Jason’s had his Tesla for two years and covered a fair bit of ground in it as he uses it for both business and pleasure. I doubt he’ll mind me describing him as a car enthusiast who’s owned many different vehicles over the years.
Firstly, here’s my impressions of the Tesla S. It’s very roomy, but then it’s a big car. A lot of space inside the saloon is saved by the lack of a transmission. The fact it doesn’t have an engine means it has a (small) front boot as well as a rear one. It’s also very quiet – and stable, that’s because the battery covers the base of the chassis between the wheels, giving the vehicle a very low centre of gravity. Acceleration is impressive, very impressive. It would easily beat shit off a shovel. Jason told me it will do 0-30 in something like 1.5 seconds. He gave us a demonstration of what happens when by putting his foot down for a few seconds and it really did move (all within the speed limit of course).
Then come the caveats. Jason and his partner Nikki talked about the vehicles autopilot and the problems they’ve experienced. Apparently, you can trust it(ish) on roads where there’s clearly defined white lines, but if there’s none – forget it. Jason talked about the time he’d left the car in Autopilot when he was in a queue at traffic lights. The car suddenly decided to take off. Now, when you consider that at Tesla S weighs well over 2 tons and can accelerate rapidly, that’s a lot of kinetic energy – as the car in front that the Tesla didn’t sense found out. Jason’s Tesla rear-ended it so hard that it caused £10,000 worth of damage! Other things I learned were that the build quality is ‘typically American’ (and no, that’s not a compliment) and that because of the cars limited (but still impressive) battery charge life, you really have to be careful about travelling long distances as you have to make sure you can find working charging points. They’re not ‘go anywhere’ vehicles, but I’m sure that this factor will change as the technology improves and expands.
All in all I was quite impressed with the vehicle, just not the much-vaunted auto-pilot capability. Electric cars are certainly here to stay and the technology will continue to develop and improve. They cold make a real difference, but we have to be realistic about them. I still remain deeply cynical about the autonomous car hype and Jason’s experiences re-enforced that. Oh, there’s also the small matter that a Tesla isn’t exactly cheap, this one cost North of £65,000, which doesn’t exactly put it in the household car spending bracket. That said, other car companies will produce mass produced vehicles – which Tesla is failing to do.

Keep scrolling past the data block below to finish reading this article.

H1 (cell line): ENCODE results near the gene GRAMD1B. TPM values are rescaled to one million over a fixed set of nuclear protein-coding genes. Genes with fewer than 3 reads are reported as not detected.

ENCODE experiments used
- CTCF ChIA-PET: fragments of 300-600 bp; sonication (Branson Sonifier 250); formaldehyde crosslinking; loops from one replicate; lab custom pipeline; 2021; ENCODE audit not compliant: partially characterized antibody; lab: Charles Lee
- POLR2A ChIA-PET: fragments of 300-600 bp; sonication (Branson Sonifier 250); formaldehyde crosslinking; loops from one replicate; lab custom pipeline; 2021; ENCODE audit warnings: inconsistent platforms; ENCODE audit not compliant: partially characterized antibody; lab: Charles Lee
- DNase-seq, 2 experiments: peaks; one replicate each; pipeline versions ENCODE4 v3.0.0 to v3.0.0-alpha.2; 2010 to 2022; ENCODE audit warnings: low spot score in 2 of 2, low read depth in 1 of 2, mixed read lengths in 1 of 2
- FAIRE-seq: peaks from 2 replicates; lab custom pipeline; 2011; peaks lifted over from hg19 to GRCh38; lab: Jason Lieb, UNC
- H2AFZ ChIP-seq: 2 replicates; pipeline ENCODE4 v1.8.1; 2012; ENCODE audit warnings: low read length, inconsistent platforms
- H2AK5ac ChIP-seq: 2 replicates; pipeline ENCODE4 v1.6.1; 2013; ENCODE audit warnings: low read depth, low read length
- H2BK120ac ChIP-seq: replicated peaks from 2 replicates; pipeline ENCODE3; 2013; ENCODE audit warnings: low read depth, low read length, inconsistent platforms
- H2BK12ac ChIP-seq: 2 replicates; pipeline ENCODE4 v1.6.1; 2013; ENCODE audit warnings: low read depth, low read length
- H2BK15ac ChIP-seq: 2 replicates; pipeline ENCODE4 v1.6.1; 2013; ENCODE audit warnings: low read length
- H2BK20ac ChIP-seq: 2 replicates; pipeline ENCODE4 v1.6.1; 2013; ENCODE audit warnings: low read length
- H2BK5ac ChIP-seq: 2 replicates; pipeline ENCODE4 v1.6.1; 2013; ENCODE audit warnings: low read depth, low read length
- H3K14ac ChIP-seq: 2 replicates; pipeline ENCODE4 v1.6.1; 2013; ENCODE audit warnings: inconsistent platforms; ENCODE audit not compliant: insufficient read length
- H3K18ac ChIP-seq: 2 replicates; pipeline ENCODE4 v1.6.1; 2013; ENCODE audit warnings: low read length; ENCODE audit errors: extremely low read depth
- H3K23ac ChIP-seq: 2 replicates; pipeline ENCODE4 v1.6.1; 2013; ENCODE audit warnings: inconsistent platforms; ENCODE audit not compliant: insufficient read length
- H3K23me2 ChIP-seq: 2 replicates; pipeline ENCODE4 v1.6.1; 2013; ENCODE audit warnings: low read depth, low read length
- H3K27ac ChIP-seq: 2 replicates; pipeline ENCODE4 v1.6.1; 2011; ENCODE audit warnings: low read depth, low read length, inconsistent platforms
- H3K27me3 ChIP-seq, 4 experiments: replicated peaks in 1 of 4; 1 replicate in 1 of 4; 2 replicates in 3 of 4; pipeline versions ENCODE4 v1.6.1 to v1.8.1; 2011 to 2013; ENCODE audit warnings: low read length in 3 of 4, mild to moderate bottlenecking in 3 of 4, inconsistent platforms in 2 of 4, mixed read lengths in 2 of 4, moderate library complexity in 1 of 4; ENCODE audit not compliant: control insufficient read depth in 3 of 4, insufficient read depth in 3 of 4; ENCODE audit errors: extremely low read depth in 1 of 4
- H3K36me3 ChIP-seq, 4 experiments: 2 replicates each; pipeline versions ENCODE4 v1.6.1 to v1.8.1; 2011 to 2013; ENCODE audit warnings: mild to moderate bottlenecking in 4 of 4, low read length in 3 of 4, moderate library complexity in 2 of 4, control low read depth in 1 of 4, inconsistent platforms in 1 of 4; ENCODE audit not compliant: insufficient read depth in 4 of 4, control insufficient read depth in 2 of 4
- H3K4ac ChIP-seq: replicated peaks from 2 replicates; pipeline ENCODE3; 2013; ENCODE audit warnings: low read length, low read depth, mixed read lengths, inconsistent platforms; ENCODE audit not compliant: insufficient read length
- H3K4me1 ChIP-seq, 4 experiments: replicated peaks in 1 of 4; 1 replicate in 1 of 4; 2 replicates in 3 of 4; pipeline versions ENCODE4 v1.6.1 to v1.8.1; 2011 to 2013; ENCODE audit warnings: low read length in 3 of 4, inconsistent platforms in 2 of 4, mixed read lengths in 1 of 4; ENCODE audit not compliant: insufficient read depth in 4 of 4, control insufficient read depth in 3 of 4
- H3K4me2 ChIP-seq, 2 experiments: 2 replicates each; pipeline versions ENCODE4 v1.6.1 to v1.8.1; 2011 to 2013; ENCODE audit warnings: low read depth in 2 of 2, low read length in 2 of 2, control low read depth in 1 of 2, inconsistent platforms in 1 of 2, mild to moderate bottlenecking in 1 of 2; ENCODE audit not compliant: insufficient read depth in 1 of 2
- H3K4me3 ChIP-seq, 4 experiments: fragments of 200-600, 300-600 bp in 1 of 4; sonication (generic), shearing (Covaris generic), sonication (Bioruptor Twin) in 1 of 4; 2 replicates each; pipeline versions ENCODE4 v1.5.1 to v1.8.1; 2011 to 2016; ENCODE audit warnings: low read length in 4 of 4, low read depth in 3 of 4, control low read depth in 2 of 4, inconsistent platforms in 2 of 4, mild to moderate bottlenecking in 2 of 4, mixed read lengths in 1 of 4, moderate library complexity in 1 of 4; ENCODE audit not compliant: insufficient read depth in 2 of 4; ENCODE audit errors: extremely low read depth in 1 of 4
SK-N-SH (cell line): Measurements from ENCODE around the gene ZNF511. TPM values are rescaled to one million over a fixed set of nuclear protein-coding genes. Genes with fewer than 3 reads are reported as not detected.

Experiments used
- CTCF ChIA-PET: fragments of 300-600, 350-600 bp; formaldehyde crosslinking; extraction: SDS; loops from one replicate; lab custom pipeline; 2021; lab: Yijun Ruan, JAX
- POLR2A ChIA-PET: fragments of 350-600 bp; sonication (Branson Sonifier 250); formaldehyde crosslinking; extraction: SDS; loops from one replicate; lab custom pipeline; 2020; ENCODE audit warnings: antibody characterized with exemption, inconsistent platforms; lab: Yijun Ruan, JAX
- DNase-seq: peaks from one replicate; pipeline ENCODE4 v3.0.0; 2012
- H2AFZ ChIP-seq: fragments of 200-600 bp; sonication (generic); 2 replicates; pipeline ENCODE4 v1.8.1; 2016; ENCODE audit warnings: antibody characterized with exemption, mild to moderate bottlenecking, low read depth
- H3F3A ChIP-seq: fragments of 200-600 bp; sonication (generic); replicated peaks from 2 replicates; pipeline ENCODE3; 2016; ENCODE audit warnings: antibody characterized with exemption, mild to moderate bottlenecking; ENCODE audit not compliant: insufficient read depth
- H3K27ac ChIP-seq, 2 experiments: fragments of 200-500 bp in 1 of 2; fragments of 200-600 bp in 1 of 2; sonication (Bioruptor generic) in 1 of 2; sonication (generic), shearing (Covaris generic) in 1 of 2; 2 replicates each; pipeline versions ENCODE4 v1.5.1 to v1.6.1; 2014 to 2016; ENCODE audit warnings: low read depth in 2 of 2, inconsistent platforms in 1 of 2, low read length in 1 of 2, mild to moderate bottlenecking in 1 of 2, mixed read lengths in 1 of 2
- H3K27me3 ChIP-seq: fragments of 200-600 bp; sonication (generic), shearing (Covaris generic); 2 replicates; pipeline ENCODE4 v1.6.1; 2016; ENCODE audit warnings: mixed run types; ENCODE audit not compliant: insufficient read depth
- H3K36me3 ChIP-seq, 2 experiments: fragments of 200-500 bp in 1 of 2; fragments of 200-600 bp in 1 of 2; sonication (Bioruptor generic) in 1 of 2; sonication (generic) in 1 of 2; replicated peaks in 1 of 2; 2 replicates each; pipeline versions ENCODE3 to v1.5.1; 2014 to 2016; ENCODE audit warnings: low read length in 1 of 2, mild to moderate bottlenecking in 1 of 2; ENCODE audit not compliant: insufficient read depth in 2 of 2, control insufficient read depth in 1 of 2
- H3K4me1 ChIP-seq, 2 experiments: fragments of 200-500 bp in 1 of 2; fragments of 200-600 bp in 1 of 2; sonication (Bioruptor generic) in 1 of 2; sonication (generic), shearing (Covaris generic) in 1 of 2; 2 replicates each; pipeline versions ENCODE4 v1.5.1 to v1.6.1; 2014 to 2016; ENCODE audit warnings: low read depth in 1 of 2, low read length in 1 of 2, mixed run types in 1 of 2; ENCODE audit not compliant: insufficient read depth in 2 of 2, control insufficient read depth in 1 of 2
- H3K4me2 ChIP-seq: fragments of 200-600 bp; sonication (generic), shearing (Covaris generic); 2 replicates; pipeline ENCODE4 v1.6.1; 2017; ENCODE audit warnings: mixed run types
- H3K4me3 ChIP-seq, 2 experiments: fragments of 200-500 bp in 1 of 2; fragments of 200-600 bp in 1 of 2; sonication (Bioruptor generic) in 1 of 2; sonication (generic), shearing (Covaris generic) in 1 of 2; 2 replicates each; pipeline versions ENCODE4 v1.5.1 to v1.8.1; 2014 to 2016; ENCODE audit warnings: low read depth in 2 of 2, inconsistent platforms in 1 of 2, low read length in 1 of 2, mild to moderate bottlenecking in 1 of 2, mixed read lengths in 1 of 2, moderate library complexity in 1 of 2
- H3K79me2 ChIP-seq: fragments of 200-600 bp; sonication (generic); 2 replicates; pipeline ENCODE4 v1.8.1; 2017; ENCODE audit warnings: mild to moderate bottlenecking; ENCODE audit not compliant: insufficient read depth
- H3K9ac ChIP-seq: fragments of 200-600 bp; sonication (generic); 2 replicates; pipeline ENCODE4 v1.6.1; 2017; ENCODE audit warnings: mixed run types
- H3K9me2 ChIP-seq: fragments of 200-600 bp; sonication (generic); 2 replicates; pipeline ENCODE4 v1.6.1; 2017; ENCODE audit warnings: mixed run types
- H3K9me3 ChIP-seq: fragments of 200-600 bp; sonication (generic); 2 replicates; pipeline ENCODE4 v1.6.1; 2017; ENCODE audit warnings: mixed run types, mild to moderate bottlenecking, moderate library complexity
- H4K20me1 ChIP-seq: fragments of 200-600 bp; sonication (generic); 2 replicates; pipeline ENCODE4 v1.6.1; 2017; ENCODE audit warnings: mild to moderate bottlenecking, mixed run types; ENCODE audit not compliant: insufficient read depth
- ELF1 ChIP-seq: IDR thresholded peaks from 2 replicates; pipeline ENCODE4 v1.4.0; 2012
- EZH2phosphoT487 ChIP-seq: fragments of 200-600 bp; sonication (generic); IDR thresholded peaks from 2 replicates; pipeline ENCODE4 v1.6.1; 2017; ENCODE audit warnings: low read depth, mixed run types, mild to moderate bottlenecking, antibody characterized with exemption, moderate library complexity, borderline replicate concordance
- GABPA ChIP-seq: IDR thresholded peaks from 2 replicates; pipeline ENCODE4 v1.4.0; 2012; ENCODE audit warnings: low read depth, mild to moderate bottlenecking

OK, I realise that I’ve turned into ‘Top Gear’ here, so let’s get away from cars. The four of us had headed over to Ilkley for a day walking and chance to catch up – and we couldn’t have chosen a better day. Despite the forecast we didn’t see a spot of rain. In fact, the weather was far sunnier than was expected, so we had a great few hours exploring Ilkley Moor. Here’s a selection of pictures.
After a weekend at home I’m on the move again, heading for London on a packed Grand Central service from Halifax. Even First Class is full. The success of this service proves the people who claim fast trains to London suck people and money to London (such as Hs2 antis) wrong. First class is full of Yorkshire based businessmen who’re going down to London to do business. The money they earn will be repatriated to where their companies are based and they live: Yorkshire, not London. The train crew are the same. They’re all from Yorkshire too! Grand Central as a company has its head office in York. So far from sucking money and talent to London, the opposite is true – this is a pipeline pumping money North…
As my meetings in London aren’t till later I’ve deviated today and stopped off at the restored Wakefield Kirkgate station. Who would’ve thought a place I once dubbed tbe UK’s worst station would one day sport a cafe and a First Class lounge (thanks to Grand Central)?